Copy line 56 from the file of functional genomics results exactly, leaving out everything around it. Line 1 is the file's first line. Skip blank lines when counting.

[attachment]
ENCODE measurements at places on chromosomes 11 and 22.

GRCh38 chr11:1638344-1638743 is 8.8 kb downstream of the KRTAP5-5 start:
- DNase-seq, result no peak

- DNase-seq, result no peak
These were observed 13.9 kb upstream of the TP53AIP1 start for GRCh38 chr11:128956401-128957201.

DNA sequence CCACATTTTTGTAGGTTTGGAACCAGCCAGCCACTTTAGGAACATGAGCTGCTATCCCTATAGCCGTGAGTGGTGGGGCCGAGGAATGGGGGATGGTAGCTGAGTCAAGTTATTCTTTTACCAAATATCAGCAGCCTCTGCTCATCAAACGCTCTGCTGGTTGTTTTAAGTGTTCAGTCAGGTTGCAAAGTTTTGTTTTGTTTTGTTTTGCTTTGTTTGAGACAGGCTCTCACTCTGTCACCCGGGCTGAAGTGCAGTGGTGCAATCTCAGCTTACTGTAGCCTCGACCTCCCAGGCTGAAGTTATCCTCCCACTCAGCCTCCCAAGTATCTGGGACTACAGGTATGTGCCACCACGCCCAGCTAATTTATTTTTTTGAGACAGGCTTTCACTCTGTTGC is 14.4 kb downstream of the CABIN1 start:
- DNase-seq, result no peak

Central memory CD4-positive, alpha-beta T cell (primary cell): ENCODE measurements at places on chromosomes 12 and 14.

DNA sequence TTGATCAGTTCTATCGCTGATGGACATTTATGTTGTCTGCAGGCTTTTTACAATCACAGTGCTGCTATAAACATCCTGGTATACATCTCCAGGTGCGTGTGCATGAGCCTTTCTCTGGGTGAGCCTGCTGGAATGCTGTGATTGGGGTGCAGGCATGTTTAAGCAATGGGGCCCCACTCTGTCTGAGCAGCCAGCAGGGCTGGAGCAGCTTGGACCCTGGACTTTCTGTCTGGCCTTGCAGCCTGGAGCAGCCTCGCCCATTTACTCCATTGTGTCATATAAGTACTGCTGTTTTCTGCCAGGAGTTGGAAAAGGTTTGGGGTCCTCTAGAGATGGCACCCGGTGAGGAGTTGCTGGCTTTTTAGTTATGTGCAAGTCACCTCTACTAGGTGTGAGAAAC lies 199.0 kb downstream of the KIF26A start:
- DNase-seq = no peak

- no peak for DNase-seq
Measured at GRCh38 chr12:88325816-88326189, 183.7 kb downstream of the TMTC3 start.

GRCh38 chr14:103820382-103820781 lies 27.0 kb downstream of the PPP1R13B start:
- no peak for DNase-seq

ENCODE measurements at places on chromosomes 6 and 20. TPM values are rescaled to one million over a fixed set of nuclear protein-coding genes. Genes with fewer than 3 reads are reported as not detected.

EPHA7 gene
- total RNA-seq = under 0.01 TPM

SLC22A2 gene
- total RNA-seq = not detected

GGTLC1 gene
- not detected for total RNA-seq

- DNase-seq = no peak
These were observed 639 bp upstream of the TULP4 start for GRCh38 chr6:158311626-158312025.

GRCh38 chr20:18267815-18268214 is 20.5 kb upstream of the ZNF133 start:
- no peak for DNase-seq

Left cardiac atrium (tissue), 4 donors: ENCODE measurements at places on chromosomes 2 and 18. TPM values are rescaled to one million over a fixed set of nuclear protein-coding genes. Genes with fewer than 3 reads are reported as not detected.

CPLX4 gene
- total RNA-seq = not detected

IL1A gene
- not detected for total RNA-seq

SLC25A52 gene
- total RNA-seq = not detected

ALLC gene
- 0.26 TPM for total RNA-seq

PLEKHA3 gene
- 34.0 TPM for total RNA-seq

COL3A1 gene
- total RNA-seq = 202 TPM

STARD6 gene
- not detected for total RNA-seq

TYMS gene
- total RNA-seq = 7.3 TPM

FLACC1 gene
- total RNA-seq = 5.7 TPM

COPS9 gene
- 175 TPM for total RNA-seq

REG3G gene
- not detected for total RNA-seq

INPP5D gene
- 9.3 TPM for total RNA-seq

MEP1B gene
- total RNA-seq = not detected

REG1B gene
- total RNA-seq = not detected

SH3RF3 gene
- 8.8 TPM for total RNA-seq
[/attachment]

- 8.8 TPM for total RNA-seq